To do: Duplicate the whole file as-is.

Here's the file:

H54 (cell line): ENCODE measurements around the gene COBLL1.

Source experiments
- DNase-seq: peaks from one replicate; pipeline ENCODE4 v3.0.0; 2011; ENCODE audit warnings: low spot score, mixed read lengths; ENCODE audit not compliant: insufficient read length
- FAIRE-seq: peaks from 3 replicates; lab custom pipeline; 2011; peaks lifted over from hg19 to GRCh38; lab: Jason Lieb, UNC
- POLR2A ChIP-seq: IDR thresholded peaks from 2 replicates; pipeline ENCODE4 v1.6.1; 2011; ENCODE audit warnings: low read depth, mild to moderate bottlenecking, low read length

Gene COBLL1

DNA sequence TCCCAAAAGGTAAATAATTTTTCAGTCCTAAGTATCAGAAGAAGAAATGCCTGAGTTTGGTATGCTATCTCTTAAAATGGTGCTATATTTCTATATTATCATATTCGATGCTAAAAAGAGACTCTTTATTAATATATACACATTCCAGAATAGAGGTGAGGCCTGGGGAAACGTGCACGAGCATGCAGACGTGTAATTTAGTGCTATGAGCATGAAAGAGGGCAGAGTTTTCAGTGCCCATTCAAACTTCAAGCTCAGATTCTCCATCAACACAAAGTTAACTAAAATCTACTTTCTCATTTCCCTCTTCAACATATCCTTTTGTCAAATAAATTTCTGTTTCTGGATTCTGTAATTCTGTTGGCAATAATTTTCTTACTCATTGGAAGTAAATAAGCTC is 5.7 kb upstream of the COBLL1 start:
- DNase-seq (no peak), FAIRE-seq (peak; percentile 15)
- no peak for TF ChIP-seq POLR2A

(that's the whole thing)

H54 (cell line): ENCODE measurements around the gene COBLL1.

Source experiments
- DNase-seq: peaks from one replicate; pipeline ENCODE4 v3.0.0; 2011; ENCODE audit warnings: low spot score, mixed read lengths; ENCODE audit not compliant: insufficient read length
- FAIRE-seq: peaks from 3 replicates; lab custom pipeline; 2011; peaks lifted over from hg19 to GRCh38; lab: Jason Lieb, UNC
- POLR2A ChIP-seq: IDR thresholded peaks from 2 replicates; pipeline ENCODE4 v1.6.1; 2011; ENCODE audit warnings: low read depth, mild to moderate bottlenecking, low read length

Gene COBLL1

DNA sequence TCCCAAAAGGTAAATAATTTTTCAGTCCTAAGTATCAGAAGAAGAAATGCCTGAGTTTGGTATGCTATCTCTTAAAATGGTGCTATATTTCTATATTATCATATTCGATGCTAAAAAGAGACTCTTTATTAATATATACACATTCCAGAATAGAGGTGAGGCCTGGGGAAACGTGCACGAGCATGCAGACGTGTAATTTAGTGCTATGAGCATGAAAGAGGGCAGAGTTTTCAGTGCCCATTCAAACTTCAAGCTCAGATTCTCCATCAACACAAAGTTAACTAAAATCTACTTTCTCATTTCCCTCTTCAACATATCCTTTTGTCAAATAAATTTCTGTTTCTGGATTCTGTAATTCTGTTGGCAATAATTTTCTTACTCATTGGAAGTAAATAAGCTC is 5.7 kb upstream of the COBLL1 start:
- DNase-seq (no peak), FAIRE-seq (peak; percentile 15)
- no peak for TF ChIP-seq POLR2A